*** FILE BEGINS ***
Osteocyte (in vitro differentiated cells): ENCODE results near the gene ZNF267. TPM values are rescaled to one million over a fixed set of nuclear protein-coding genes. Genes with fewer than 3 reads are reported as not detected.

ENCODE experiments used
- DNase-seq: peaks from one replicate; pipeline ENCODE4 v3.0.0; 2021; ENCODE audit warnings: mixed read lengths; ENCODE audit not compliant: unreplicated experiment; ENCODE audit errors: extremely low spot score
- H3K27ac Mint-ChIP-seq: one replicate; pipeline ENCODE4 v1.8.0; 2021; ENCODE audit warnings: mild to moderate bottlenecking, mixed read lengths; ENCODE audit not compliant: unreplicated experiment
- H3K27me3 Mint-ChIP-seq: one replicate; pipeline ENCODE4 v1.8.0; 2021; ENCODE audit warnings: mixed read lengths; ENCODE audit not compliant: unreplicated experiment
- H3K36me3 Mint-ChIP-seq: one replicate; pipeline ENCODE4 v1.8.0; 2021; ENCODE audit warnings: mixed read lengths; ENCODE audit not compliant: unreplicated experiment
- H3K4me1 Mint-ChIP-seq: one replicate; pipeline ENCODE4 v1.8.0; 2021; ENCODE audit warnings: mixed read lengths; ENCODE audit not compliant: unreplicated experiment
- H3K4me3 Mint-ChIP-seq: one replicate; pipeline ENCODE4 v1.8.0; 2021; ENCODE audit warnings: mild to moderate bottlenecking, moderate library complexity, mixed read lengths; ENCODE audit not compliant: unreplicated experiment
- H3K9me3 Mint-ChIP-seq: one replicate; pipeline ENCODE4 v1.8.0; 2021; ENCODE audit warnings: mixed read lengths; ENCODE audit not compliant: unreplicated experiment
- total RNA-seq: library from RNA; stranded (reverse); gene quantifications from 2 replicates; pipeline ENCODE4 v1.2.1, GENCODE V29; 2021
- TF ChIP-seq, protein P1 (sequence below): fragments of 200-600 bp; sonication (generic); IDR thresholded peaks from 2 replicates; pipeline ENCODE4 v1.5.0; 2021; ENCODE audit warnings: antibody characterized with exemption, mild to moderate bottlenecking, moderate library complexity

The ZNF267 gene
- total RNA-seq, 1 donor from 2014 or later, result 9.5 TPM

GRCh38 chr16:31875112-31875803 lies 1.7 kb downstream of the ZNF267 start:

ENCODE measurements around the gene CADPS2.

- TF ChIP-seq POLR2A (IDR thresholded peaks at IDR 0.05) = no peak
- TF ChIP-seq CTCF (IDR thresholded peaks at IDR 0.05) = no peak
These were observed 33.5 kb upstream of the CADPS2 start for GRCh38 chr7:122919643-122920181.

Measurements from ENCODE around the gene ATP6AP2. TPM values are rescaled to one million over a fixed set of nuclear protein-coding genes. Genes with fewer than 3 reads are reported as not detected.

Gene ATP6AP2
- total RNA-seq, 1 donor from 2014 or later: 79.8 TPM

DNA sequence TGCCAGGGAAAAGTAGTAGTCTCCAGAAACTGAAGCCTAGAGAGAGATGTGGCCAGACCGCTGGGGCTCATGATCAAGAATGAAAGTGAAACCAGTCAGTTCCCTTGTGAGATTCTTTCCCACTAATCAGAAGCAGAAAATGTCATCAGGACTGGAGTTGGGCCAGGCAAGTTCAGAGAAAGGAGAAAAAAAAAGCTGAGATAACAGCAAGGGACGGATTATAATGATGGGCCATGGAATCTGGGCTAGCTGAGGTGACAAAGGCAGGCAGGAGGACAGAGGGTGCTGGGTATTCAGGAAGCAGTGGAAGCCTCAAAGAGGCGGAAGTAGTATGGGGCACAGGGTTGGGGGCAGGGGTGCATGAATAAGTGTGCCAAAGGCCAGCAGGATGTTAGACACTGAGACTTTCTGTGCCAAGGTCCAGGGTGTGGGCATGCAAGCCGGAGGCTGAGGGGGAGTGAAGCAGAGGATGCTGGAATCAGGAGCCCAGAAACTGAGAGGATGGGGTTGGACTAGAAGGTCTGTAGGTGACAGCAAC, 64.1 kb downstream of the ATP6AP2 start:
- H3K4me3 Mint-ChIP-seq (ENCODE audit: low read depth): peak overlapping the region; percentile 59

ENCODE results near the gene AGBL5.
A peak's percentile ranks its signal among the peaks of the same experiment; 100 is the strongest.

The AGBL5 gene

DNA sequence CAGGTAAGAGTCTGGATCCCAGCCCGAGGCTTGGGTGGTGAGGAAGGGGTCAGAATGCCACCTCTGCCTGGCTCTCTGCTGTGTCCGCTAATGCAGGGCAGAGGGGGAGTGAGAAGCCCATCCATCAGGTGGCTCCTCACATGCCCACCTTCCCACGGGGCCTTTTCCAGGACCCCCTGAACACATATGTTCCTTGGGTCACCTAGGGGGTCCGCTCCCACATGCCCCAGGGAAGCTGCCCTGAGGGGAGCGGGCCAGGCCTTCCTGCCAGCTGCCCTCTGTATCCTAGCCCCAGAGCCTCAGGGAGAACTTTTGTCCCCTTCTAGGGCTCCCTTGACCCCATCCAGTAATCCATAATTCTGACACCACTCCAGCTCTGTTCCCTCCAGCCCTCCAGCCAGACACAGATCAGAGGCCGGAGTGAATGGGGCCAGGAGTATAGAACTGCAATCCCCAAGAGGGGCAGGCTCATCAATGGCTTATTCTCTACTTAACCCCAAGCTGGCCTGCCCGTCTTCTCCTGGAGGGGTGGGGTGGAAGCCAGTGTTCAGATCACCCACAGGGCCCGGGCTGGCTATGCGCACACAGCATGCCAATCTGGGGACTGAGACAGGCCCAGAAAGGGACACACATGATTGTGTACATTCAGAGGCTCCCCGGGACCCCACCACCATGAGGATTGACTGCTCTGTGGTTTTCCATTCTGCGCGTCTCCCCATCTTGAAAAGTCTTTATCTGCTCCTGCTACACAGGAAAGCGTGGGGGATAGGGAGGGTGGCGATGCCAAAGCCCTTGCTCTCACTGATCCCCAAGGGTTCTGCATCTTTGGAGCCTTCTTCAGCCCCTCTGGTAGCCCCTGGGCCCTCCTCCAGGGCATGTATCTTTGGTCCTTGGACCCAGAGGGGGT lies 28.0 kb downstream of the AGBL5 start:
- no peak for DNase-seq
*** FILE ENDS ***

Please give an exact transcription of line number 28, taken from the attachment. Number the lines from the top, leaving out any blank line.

- no peak for DNase-seq